White, who served as interim president of Marshall University from December 2014 to January 2016, said he hopes this professorship will help cement the legacy of Gilbert while also continuing to propel the university forward in this unique and exciting field of study.

“Dr. Jerry Gilbert came to Marshall University at a critical time in our history, becoming Marshall’s 37th president after the unfortunate and untimely death of Stephen J. Kopp,” White said. “Under Dr. Gilbert’s leadership, Marshall continued to move forward. Among his many initiatives, Dr. Gilbert established the biomedical engineering program in 2018 combining the strengths of Marshall’s School of Medicine and its College of Engineering to provide students the opportunity to enter this new and exciting profession. Jo Ann and I are pleased to be able to memorialize Dr. Gilbert and his wife Leigh for their service to Marshall University and the region it serves.”

White was appointed to the role of interim president following the sudden death of long-time president Dr. Stephen J. Kopp. A Marshall graduate, White is a former member and past chairman of the Marshall University Board of Governors, as well as an accomplished businessman and leader in the coal mining industry.

Dr. Jerry Gilbert succeeded White in January 2016 as the 37th president of Marshall University. A Mississippi native with a background in biomedical engineering, Gilbert made an immediate and lasting impact on the university.

Articles of Gratitude

Winter 2021

Marshall University 2015 graduate Kyle Tibbs has two things in common with incoming president Brad D. Smith: he’s a son of Marshall and he hopes his career path brings him back home.

Read the story of Kyle Tibbs in the latest edition of Articles of Gratitude.

Planned Giving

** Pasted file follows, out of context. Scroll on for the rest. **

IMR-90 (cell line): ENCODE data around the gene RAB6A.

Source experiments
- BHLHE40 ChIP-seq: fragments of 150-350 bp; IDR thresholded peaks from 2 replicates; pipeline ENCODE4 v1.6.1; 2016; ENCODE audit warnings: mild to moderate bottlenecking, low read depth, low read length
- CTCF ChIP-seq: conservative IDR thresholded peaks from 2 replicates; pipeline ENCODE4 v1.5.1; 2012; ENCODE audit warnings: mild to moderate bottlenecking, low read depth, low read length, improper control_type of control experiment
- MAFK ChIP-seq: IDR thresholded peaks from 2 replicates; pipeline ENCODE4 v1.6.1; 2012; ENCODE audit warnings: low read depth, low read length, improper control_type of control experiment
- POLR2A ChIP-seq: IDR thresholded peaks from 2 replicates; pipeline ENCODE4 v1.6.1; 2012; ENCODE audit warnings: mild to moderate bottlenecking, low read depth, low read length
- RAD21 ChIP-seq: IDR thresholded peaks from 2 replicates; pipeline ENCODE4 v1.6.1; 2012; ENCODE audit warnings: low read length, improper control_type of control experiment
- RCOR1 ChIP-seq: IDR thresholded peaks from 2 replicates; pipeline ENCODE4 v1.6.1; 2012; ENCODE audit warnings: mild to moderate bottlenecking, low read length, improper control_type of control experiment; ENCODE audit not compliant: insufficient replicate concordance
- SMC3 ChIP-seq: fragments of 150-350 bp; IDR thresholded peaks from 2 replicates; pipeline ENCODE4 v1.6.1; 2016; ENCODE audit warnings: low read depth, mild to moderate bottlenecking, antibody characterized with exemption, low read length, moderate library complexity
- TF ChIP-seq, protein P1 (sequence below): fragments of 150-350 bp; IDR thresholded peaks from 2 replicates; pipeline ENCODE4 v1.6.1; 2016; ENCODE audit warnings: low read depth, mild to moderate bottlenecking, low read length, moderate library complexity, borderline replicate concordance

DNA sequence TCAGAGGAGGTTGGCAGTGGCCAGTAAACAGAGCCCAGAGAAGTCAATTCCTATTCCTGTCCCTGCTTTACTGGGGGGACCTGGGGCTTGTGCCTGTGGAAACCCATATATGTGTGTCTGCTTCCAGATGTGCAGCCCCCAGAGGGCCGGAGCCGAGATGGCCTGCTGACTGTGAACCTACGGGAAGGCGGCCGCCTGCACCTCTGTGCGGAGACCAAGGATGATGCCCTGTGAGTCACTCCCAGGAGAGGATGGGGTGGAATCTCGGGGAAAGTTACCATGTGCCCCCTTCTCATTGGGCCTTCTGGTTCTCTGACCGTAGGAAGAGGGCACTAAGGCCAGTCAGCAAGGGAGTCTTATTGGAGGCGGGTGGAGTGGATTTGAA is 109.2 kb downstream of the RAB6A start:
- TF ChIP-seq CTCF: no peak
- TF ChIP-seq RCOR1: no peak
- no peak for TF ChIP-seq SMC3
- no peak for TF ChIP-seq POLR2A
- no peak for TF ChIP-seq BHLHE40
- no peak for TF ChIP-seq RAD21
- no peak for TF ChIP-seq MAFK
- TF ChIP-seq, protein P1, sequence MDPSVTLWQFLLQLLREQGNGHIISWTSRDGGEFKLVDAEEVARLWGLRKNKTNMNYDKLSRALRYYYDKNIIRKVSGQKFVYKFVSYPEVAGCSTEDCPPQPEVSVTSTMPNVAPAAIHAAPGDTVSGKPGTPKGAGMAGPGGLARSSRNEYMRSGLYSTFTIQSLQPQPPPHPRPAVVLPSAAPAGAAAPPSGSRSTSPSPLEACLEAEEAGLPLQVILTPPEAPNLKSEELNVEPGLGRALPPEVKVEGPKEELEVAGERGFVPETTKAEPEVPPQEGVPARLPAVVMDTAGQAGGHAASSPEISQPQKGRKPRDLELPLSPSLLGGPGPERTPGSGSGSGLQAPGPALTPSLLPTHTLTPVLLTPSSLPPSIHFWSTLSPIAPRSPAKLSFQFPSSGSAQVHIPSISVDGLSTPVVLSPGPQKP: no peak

“I met so many students who came to the university with hopes and dreams, many from struggling families or as the first in their family to go to college and they have gone on to have successful and fulfilling lives.  I want every student coming from our corner of the world to get the opportunity of a great Marshall education.” -Marti Knisley, Marshall Alumna and donor

Read Marti’s story in the latest Planned Giving Quarterly Donor Spotlight.

Learn more about planned giving here.


Donor Spotlight

Legacy of the McCloud family lives on through scholarship

Several Logan County McClouds have walked Marshall University’s campus thanks to one moment in 1936. Today, Donald McCloud has established the McCloud Family Scholarship, born of his desire to give back what he and his family so richly benefitted from as students at Marshall. The scholarship aims to help students from Logan County achieve chemistry or other science degrees.

Read more>>

Scholar Spotlight

It’s a dilemma most aspiring college students who grow up in college towns face: Do I stay or do I go?

For Huntington native Tyler Spence, the idea of moving down the road from Covenant School to Marshall University wasn’t very appealing.

However, the idea of not having to take out a loan to attend college was very appealing.

“I went to Marshall originally because it was the only place I could go and not have to take out any loans, so it was purely financial,” Spence said.

Read Tyler’s story in the latest Scholar Spotlight.